Book Review: Apache Dawn by Damien Lewis

Apache Dawn by Damien Lewis - Header

I’ve owned Apache Dawn for a very long time. I can’t tell you why I originally bought it, chances are I was probably off ballooning somewhere and thought having a book with me “just in case” was a good idea, but whatever the reason it has sat unread, squished into the corner of my bookcase for a very long time. I only have one bookcase, so to speak, and it now only has a few fingers worth of unread books left on it. I’ve become a digital reader, Google Play stores my “to read” pile now and, as it seemed to make more sense to read up the physical books I already own rather than spend digital money on new, so, I blew off the dust and set to, but I have to admit, as I did my heart wasn’t really in it.

I’m not a big fan of military warfare either in general, or as a genre. I can accept it on screen, or in literacy because there is a detached safety that makes it somehow not real. It’s a horrible thing to say, but it’s the truth. But when you make it real, when I’m forced to accept that these are real people and this actually happens I don’t enjoy it. It’s not something I can connect with because I know I couldn’t do it. I couldn’t be in the army, or the air force, facing these situations. If I was, I’d would be the weakling, cowering in the corner, probably urinating over himself, that you see so often shown in war movies as the hero charges past to save the day.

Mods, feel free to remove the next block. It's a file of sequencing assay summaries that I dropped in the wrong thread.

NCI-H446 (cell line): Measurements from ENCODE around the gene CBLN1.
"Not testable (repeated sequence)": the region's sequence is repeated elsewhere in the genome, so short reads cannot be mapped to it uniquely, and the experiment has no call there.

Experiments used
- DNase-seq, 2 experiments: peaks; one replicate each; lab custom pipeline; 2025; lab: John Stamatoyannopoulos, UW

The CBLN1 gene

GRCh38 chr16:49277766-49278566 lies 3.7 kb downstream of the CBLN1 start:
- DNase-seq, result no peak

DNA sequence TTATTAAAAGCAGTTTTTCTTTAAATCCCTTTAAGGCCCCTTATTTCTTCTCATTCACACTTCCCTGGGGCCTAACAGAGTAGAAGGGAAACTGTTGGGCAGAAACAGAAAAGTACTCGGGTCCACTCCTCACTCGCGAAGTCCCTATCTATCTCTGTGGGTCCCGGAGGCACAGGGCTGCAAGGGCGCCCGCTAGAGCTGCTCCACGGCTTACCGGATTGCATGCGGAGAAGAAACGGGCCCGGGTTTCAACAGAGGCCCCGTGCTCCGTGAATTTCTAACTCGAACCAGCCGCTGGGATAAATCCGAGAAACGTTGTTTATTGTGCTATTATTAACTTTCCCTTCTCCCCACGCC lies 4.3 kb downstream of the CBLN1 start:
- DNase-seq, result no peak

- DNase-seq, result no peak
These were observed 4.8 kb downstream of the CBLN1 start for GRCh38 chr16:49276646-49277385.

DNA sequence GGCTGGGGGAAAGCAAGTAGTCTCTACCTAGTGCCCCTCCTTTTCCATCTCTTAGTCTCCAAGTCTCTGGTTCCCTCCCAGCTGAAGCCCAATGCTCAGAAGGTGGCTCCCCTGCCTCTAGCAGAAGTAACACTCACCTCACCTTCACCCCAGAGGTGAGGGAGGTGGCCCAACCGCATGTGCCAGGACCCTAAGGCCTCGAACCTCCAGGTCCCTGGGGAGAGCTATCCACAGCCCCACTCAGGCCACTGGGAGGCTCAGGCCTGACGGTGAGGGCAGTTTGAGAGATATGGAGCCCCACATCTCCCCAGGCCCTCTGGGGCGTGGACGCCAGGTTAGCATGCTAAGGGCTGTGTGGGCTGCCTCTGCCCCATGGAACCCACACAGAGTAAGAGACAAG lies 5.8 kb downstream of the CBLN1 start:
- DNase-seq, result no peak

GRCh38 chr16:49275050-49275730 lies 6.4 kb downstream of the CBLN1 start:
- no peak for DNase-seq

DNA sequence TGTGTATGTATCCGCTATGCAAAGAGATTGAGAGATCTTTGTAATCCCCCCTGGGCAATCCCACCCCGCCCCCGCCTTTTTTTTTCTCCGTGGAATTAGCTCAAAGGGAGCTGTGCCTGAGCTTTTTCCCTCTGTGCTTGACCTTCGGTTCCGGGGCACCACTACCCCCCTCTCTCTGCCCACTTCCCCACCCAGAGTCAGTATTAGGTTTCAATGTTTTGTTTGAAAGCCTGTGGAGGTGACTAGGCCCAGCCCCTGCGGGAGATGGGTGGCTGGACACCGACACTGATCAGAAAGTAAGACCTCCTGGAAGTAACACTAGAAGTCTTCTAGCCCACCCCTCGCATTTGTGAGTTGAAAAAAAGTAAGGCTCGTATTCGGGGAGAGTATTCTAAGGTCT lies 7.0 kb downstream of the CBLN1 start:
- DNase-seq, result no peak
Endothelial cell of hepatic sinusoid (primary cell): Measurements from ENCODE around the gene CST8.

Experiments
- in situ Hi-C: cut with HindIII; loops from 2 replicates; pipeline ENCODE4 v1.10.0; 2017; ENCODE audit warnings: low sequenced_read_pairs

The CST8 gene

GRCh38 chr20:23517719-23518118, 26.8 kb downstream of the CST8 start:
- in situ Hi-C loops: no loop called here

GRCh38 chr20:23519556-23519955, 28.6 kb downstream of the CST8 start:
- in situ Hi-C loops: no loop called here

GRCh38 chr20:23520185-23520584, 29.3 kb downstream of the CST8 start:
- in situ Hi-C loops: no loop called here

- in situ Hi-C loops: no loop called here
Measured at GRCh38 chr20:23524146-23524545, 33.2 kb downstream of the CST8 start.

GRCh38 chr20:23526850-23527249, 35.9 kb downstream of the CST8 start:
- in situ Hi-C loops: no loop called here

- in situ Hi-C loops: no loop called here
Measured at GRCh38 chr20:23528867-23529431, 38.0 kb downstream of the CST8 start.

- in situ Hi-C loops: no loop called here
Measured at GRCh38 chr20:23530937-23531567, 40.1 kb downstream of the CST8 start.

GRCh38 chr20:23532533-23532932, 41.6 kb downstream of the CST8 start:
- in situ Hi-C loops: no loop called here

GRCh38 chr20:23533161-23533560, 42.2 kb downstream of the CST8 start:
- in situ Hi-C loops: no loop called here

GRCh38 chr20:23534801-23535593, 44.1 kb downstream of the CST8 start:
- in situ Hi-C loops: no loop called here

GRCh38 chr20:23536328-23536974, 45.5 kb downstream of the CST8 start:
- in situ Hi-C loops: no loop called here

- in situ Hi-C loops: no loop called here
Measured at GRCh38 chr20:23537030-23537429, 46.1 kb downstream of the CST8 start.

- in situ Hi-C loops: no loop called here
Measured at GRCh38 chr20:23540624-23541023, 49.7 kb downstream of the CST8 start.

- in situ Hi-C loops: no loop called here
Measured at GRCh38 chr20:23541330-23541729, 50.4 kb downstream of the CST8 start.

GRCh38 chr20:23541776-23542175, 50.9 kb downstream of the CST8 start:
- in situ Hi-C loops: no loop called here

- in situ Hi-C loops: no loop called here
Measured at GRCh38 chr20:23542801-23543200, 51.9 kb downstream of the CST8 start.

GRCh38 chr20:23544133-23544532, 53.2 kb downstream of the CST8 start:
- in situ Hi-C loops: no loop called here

Apache Helicopter (Camp Bastion) - Apache Dawn

Which makes why I ever brought Apache Dawn more puzzling. It’s obvious it would be a story born from the Boeing attack Helicopter (the picture on the front helping in that assumption), entrenched heavily into a combat situation but after that I didn’t know what to expect. I think I’d actually shut the book completely out of my mind. I couldn’t predict which war; I had convinced myself “it was a book so it would be a story of fiction” and in my mind, I was forcing myself to read a story that would be fake, invented by author Damien Lewis to bring a literacy romance to the art of war.